Nobody should have to choose between their vote and their health, but Wisconsin voters faced this decision due to reckless and politically-motivated actions taken by the Republican Party and a complicit United States Supreme Court.
As COVID-19 forces stay-at-home orders and social distancing, numerous states have postponed their primary elections in the name of public health. This is the right decision. Having people leave their homes in the middle of a pandemic and gather en masse at polling places, interacting with others and touching shared surfaces, is clearly a recipe for disaster.
In order to protect his constituents, Wisconsin Gov. Tony Evers tried to postpone the state’s primary election until June. However, the GOP had other plans.
The GOP sued to keep the April 7 election date, taking the case all the way to the U.S. Supreme Court. In a five to four ideological split, the conservative justices voted to allow the election to be held on the original date. Justice Ruth Bader Ginsberg, joined by the other three liberal justices, dissented, saying that continuing to hold the election “will result in massive disenfranchisement.”
This disenfranchisement of voters was clear during Election Day. Fears over COVID-19 led to a shortage of poll workers and widespread poll closures. Milwaukee, a diverse city with about 600,000 residents, had their usual 180 polling places reduced to just five. This led to hours-long lines with people having to wait outside during bouts of rain and hail. Overall turnout was down significantly from 49 percent in the 2016 primary to 31 percent. This lower turnout can in part be attributed to only one party having a competitive primary, but the influence of coronavirus can also not be overlooked.
Though Wisconsin has no-excuse absentee voting, which allows people to vote via mail instead of in-person and is one of the most promising ways to vote during a pandemic, Wisconsin’s system has many issues. Some voters did not receive their absentee ballots despite requesting them. Another major issue was that the appeals court upheld a requirement that every person who submits an absentee ballot must have a witness sign their ballot before it can be returned. For people who are self-isolating or live alone, this can be a major barrier to voting.
The inability for some people to vote was not a coincidence, it was a coordinated strategy to disenfranchise certain voters. COVID-19 is mostly concentrated in the urban areas in Wisconsin, such as Milwaukee. Therefore, many of the less diverse suburban and rural areas did not experience the same poll closures and fears compared to the larger, more diverse cities. It is evident that holding the in-person election was a thinly veiled action on the part of the state GOP to disenfranchise diverse voters who overwhelmingly support Democrats.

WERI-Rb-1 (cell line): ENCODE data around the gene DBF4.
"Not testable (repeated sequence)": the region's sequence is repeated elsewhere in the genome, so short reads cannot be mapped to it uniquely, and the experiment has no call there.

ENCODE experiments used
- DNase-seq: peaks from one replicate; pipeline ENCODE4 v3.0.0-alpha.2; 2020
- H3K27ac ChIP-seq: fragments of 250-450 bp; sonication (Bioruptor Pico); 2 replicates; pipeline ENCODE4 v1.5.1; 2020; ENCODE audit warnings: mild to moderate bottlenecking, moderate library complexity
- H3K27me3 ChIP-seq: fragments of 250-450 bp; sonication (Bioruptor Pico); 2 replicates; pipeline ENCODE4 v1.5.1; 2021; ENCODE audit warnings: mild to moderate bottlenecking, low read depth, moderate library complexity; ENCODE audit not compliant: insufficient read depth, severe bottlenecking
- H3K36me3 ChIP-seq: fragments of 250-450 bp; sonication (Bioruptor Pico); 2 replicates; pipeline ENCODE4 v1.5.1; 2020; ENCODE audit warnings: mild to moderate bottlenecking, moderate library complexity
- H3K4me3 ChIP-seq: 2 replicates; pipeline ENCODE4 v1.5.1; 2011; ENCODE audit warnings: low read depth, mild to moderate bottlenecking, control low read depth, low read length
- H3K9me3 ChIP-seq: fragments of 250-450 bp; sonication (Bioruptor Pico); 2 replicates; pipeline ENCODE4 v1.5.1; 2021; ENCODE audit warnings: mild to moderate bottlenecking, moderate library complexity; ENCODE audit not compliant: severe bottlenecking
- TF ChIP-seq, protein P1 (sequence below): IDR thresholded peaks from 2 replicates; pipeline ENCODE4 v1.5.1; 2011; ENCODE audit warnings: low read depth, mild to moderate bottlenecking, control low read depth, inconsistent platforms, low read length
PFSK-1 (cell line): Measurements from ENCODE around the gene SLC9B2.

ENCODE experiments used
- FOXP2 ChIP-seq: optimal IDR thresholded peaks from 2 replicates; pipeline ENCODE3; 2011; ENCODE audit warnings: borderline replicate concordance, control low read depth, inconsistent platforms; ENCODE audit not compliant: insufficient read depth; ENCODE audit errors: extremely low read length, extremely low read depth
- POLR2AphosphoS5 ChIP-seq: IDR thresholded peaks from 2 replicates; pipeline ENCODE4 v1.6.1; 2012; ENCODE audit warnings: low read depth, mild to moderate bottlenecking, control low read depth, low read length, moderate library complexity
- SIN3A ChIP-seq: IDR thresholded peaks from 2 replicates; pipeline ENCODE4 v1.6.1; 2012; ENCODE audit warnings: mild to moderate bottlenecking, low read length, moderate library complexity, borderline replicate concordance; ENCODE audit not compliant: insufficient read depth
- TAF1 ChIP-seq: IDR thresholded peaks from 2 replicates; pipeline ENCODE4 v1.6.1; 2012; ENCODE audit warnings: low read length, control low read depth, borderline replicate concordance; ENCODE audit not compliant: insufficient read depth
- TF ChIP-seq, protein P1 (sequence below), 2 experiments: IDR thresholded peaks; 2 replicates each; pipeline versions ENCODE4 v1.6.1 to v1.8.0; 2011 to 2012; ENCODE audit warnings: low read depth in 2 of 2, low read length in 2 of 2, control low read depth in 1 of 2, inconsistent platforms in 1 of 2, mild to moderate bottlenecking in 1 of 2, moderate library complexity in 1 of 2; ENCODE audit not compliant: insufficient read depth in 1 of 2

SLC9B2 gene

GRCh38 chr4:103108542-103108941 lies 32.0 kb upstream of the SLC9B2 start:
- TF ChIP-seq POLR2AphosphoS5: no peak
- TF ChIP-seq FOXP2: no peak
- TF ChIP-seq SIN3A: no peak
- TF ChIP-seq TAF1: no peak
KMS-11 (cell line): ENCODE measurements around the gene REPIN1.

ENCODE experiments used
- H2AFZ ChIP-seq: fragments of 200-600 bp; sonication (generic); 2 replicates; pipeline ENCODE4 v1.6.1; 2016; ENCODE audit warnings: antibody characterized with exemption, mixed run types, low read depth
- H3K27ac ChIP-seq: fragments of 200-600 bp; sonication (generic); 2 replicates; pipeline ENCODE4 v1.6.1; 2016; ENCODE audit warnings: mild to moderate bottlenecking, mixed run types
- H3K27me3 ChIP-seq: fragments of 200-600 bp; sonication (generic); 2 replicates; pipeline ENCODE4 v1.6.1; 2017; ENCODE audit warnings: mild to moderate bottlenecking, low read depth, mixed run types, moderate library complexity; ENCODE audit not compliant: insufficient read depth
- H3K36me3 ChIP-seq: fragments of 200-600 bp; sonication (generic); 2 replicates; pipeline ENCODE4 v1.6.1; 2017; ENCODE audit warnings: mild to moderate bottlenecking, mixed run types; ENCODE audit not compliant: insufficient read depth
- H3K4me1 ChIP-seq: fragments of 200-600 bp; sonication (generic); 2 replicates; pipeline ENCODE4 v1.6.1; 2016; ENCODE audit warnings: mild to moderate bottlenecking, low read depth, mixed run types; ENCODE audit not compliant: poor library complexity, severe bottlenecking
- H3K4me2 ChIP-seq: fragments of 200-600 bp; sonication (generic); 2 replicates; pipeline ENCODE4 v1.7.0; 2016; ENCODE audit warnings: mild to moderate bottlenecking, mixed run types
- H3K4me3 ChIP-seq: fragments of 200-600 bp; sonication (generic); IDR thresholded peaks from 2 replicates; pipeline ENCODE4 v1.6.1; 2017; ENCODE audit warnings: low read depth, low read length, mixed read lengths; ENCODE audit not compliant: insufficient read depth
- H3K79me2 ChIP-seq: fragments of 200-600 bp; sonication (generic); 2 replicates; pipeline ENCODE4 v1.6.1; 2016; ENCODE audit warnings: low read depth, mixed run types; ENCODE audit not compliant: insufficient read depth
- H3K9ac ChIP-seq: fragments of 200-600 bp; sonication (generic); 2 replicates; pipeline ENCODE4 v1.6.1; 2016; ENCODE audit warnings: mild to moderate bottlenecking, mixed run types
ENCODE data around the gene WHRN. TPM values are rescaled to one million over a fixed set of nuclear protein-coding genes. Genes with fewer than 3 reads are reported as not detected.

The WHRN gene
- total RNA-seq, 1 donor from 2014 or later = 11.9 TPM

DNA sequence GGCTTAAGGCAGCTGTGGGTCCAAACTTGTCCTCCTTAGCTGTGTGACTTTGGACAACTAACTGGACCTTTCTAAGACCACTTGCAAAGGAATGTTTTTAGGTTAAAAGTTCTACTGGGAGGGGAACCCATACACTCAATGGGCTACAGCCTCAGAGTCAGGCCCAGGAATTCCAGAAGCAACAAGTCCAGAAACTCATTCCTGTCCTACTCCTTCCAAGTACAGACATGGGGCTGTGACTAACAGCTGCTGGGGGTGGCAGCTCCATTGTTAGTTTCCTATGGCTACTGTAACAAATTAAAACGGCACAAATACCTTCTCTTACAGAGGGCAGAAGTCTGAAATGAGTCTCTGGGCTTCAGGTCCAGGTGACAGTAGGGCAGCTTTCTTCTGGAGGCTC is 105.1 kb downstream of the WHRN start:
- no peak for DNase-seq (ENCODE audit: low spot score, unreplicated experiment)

The most important race on the ballot was not the Democratic primary, instead, it was a Wisconsin state Supreme Court race. There is currently a lawsuit pending before the court about a move by the state legislature to purge more than 200,000 voters from the voter rolls. The decision will have repercussions for the 2020 election, given that President Donald Trump won Wisconsin by exactly one percent in 2016. The purging of the voter rolls is a move by the GOP to help Trump and once again disenfranchise young people and minorities. Wisconsin voters clearly understood the importance of this race, as they elected the Democratic judicial candidate in a shocking upset.
As infuriating and saddening as it was to witness this blatant act of voter suppression, it was still inspiring to see voters determined to exercise their basic rights. These were people who were willing to struggle for their vote. They were willing to stand for hours in the rain and the hail. They were willing to put their own safety at risk all to exercise their right to vote.
However, there is something that we all can learn from this. So often when I talk to people on campus about voting, they say it is too hard or too complicated. We don’t know “hard.” “Hard” is knowing that you can either put your life at risk and go to the polls or stay home but allow the fraudulent election of a judge who may take away your right to vote. Going to the polls took courage. So many people in this country and around the world cannot vote, but they would — and often do — risk it all for that right.
So the next time there is an election and you aren’t sure if you want to take the time to vote, think about the people who went to the polls in Wisconsin. Let their courage inspire you to participate in our democracy in a way that many people cannot.
Isabelle Schindler can be reached at firstname.lastname@example.org.